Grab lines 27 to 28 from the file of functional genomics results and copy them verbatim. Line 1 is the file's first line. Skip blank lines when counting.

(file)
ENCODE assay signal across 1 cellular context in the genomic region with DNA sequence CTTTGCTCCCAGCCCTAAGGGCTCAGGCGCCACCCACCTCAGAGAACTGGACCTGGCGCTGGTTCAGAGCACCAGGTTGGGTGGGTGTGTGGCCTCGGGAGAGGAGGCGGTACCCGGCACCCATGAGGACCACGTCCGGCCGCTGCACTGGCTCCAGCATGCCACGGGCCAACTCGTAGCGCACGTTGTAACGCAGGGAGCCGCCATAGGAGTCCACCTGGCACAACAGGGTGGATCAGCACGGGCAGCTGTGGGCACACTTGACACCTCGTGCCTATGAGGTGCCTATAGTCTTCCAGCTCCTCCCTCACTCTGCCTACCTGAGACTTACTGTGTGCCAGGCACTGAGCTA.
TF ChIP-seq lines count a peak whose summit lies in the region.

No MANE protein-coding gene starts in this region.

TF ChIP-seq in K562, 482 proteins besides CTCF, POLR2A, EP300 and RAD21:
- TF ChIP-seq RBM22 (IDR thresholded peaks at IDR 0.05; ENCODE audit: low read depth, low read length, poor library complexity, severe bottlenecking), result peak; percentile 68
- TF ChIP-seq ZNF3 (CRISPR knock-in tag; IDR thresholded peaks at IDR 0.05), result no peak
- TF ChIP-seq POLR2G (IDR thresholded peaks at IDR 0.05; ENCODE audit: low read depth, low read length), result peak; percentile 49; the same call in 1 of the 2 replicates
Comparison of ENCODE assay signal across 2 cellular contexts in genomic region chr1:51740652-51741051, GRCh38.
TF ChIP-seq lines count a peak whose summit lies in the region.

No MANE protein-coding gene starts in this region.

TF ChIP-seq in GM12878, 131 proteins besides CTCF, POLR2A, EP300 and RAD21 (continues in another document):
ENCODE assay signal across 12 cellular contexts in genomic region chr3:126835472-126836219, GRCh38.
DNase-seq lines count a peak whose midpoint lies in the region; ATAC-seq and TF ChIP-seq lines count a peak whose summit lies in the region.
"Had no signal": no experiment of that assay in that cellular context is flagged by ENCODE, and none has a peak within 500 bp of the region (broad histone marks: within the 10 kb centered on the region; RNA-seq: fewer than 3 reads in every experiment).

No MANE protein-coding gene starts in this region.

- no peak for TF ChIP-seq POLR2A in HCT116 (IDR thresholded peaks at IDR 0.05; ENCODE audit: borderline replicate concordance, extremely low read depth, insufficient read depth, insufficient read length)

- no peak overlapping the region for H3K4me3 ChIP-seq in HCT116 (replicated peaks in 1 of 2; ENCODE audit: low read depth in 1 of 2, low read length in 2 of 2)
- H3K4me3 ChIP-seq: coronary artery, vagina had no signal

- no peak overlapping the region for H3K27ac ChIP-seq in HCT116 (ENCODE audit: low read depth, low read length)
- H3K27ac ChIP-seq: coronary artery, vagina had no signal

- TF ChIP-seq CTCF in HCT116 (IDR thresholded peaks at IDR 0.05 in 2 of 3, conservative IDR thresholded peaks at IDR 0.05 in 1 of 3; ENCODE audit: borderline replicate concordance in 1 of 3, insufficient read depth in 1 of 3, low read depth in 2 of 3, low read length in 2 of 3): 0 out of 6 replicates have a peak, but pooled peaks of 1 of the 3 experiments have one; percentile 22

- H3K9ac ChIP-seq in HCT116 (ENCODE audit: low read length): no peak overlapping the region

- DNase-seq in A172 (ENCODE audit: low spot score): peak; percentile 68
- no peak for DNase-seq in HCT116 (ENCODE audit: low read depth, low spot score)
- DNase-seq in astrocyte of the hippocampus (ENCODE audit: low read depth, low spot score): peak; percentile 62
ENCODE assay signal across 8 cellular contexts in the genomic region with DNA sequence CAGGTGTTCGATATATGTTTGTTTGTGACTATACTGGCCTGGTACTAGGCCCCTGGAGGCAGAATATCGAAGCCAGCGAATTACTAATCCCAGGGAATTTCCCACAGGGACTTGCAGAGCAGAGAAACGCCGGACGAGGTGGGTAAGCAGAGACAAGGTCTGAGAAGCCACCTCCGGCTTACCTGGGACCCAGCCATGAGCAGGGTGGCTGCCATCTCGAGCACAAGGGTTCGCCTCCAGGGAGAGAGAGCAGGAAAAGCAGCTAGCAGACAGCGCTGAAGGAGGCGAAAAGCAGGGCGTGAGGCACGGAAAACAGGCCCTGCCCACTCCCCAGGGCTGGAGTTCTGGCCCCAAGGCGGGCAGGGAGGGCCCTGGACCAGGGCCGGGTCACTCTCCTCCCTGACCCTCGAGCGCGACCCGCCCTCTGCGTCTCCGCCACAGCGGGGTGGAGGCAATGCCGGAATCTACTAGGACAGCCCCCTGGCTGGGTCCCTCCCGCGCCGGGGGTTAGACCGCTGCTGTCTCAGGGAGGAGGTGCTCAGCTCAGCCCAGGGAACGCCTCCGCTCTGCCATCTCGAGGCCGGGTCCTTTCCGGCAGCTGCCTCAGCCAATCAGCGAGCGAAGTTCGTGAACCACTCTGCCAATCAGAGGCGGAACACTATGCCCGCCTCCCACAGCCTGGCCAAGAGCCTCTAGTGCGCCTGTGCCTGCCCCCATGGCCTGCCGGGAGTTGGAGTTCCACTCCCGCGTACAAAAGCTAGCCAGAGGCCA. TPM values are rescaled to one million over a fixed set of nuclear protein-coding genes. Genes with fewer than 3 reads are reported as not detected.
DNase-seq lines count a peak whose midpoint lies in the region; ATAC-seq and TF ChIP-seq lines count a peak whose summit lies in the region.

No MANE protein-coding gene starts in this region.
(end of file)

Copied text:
DNase-seq lines count a peak whose midpoint lies in the region; ATAC-seq and TF ChIP-seq lines count a peak whose summit lies in the region.

No MANE protein-coding gene starts in this region.